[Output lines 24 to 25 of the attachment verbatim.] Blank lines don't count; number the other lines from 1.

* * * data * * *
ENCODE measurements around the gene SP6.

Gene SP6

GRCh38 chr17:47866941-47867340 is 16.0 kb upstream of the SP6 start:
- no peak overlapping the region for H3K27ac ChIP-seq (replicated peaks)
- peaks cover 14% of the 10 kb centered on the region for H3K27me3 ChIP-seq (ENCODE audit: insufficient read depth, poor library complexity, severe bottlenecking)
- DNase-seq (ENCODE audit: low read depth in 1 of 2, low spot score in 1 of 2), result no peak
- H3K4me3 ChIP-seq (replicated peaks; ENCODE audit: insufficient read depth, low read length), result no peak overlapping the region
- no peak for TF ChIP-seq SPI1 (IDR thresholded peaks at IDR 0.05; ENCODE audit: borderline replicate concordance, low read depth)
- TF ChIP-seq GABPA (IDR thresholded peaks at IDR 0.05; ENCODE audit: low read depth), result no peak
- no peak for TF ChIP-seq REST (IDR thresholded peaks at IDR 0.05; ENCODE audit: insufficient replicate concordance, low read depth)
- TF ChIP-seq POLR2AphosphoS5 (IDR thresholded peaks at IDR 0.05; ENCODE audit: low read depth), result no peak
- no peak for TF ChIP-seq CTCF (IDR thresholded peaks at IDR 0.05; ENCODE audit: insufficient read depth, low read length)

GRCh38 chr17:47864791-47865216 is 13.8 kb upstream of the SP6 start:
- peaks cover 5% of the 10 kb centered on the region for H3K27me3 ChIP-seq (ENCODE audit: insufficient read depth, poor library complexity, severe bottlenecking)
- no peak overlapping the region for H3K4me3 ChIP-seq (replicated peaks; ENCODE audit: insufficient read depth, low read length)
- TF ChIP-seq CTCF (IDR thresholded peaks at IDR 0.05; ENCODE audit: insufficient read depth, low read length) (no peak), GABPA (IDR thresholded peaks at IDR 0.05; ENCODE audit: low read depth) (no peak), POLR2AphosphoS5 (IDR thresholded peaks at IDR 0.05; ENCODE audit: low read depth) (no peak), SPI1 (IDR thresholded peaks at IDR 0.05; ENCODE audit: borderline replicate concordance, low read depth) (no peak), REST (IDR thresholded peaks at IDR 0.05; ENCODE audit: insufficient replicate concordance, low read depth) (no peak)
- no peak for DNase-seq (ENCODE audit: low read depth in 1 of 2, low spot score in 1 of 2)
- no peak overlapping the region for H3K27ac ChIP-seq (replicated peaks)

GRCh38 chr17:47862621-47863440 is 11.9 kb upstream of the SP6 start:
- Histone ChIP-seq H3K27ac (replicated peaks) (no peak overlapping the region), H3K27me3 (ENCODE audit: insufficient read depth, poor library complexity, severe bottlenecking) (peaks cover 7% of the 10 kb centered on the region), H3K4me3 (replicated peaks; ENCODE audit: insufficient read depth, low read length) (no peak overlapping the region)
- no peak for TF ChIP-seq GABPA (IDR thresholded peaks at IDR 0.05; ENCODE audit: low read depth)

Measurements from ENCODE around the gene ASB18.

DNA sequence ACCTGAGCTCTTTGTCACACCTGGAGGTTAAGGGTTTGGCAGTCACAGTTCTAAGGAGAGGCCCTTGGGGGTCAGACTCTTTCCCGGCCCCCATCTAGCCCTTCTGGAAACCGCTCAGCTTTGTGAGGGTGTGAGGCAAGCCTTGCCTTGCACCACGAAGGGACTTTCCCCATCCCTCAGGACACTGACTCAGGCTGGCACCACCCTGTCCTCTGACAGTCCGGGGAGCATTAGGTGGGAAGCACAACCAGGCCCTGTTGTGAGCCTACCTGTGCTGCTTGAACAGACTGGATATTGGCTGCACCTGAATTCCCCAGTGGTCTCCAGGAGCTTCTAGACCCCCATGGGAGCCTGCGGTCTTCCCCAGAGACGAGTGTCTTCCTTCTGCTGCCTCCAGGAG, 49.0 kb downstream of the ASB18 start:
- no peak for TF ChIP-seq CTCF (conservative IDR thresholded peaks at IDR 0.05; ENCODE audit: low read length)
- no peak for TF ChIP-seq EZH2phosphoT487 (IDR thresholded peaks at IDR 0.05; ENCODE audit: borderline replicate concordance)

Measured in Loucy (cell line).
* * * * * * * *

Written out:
- no peak for TF ChIP-seq CTCF (conservative IDR thresholded peaks at IDR 0.05; ENCODE audit: low read length)
- no peak for TF ChIP-seq EZH2phosphoT487 (IDR thresholded peaks at IDR 0.05; ENCODE audit: borderline replicate concordance)